REMS – A Paper Tiger?


MedGuides are pieces of paper that are shoved into a bag with your prescription to warn a patient about possible side effects.  I take some prescriptions myself that come with MedGuides.  I never have read one all the way through, despite what one might consider to be a pretty adequate level of health literacy.  I have noticed that the number of MedGuides seems to be increasing.  So it seemed worth a little research about MedGuides and their efficacy.    The results were somewhat shocking.

First, research led to a paper put out by the National Association of Chain Drug Stores in April of 2007 which confirmed that indeed, the number of MedGuides is on the rise.  According to the paper, in 2004 there were 123 drugs that had MedGuides.  By 2007 there were 3896!  That's a faster growth rate than Twitter!  

So one must assume from that kind of increase that there is a perception that MedGuides must be a really effective means of addressing risk.  Right?  

Well the FDA apparently thinks so.  Under the Food and Drug Administration Amendment Act (FDAAA), the FDA is now authorized to require Risk Evaluation Management Strategies (REMS) programs for a drug to address risk.  One would assume that this would involve a pronounced effort that might include a multifaceted program including monitored communications and interventions that are evaluated periodically for effectiveness.  Certainly for some drugs like Accutane, that is true, where there has been put into place several tools to guard against risk.  

In 2007, the FDA held a two-day hearing to explore MedGuides.  It must have reassured the agency.  But is this one of those many instances in which there is a great deal of stock put into the theory of something without regard to the facts?  And while many recommendations were made at the meeting, the role of MedGuides seems to continue unchanged.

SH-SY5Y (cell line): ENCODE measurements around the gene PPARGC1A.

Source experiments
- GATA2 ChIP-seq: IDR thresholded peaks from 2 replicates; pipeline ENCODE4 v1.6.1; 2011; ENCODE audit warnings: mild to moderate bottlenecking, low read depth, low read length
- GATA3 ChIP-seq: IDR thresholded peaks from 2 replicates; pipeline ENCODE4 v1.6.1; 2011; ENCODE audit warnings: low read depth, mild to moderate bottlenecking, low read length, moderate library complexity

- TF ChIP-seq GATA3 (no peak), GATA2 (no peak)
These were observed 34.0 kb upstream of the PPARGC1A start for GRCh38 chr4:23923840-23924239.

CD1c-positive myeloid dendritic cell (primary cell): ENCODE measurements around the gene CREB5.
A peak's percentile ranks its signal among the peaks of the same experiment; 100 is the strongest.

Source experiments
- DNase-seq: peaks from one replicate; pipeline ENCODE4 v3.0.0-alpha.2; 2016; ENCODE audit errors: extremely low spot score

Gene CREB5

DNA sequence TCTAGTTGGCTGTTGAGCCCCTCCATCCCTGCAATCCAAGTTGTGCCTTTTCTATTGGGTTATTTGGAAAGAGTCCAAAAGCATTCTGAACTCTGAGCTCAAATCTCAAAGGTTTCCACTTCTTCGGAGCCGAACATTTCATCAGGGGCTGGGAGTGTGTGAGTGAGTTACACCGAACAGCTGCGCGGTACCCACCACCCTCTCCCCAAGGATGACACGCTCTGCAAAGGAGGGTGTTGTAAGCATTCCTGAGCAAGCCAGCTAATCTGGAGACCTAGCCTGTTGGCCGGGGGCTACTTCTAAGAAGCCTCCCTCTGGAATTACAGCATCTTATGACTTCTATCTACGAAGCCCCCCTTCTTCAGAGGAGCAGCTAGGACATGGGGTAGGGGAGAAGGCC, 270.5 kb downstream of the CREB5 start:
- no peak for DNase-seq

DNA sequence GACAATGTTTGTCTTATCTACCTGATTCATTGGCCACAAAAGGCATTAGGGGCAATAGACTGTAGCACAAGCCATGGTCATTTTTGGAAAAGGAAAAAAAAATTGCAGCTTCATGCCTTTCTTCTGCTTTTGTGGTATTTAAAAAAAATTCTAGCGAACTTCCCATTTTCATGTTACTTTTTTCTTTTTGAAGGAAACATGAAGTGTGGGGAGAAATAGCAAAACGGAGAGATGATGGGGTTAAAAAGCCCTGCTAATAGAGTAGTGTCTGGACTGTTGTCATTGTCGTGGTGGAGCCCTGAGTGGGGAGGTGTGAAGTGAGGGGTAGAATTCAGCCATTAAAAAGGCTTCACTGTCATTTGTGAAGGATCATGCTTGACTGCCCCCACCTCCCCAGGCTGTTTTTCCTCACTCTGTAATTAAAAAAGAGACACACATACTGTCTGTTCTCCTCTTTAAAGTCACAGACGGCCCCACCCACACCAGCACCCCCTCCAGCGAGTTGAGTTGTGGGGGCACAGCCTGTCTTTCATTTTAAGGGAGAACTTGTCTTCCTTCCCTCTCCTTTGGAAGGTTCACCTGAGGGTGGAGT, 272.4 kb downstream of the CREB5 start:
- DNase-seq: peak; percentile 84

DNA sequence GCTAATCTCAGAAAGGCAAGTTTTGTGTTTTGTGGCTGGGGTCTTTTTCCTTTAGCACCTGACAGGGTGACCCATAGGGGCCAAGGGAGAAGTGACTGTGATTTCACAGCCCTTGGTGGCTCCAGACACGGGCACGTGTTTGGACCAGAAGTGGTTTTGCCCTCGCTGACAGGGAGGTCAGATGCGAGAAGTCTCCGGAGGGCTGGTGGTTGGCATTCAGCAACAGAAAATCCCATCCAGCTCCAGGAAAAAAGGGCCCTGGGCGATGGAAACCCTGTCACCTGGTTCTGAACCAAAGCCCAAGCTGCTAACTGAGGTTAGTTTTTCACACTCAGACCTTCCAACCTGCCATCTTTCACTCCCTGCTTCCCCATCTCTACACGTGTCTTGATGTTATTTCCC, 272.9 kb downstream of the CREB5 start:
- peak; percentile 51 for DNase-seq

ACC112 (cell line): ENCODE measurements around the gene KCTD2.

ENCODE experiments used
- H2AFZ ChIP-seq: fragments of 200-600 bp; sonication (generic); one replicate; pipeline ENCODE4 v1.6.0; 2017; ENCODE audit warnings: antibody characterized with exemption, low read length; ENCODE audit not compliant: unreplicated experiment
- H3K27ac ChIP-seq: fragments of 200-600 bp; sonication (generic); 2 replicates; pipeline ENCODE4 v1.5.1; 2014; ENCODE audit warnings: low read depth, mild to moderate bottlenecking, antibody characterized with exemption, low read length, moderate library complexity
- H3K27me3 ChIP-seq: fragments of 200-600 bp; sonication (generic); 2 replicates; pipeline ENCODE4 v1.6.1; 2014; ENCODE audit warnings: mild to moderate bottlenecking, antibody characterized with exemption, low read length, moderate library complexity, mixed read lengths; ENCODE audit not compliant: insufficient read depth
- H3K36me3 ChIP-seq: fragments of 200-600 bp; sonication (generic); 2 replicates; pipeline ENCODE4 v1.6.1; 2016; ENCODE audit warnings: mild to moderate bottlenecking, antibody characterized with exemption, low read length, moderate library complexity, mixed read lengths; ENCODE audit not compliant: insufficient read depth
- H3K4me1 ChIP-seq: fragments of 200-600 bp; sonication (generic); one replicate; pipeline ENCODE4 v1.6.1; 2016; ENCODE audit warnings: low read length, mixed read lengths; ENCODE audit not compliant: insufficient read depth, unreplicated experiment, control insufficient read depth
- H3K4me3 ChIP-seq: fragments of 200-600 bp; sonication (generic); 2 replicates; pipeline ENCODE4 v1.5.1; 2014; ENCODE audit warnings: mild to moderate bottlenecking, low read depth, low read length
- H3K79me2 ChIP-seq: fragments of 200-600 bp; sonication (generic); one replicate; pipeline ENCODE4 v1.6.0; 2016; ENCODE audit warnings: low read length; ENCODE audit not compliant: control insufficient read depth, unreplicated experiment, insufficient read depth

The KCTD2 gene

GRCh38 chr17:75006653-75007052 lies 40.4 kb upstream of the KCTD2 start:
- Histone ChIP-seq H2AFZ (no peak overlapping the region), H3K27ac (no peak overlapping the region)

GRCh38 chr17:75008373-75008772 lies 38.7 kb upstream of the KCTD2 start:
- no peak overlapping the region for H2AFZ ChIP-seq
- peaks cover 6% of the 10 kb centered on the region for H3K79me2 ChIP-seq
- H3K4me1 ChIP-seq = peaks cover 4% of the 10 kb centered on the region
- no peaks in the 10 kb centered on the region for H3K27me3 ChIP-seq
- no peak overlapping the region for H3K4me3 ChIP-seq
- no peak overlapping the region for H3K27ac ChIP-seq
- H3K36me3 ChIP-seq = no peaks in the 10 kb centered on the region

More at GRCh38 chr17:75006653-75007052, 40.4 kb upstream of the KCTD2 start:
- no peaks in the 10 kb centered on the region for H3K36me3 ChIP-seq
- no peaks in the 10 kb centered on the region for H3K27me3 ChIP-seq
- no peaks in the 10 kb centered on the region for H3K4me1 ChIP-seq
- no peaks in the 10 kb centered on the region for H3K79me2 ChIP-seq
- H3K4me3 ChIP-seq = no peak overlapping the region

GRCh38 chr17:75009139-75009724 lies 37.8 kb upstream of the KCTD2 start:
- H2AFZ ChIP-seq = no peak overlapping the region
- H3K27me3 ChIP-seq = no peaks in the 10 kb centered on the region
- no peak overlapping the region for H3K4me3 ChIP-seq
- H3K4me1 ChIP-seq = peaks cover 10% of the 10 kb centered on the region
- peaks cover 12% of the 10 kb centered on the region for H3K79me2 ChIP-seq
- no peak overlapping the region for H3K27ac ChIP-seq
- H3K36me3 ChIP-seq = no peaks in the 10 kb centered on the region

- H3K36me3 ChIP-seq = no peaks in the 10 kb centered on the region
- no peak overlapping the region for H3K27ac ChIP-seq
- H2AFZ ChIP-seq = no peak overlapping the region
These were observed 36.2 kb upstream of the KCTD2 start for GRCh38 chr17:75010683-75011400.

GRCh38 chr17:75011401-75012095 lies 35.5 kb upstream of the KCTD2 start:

There are currently 57 drugs that have approved REMS programs under the FDA's new authority. Of those, 46 are REMS programs that have the sole requirement of a MedGuide.  It would seem that the significance of REMS programs are getting watered down by an over-reliance on MedGuides. Particularly since, with what scant evidence there is out there, they don't seem to work very well.

In fact, a search for studies that would demonstrate that MedGuides have any impact whatsoever on patient behaviors could not be found.  However, in 2006, the National Council on Patient Information and Education (NCPIE) conducted two focus groups among patients who were taking prescriptions to assess the role of MedGuides.  One of the groups was comprised of people who regularly took drugs that would be required to have MedGuides.  Among both groups, only two people were even aware that MedGuides existed.  That says a lot.  

FDA is an agency driven by data.  Yet there is virtually no data to demonstrate that the main pillar of their risk management philosophy is in fact effective, and some to suggest that it is not.  The FDA's lack of sophistication in digital and social media may be not only an inconvenient truth, but in not exploring digital media and its potential uses in risk management (a field by the way, rich in measureable metrics), it may in fact be to the detriment of good REMS program planning.  Pharma companies should not wait for the FDA to innovate, but rather should explore the potential uses for digital media in risk management on their own and lead the FDA to water.  
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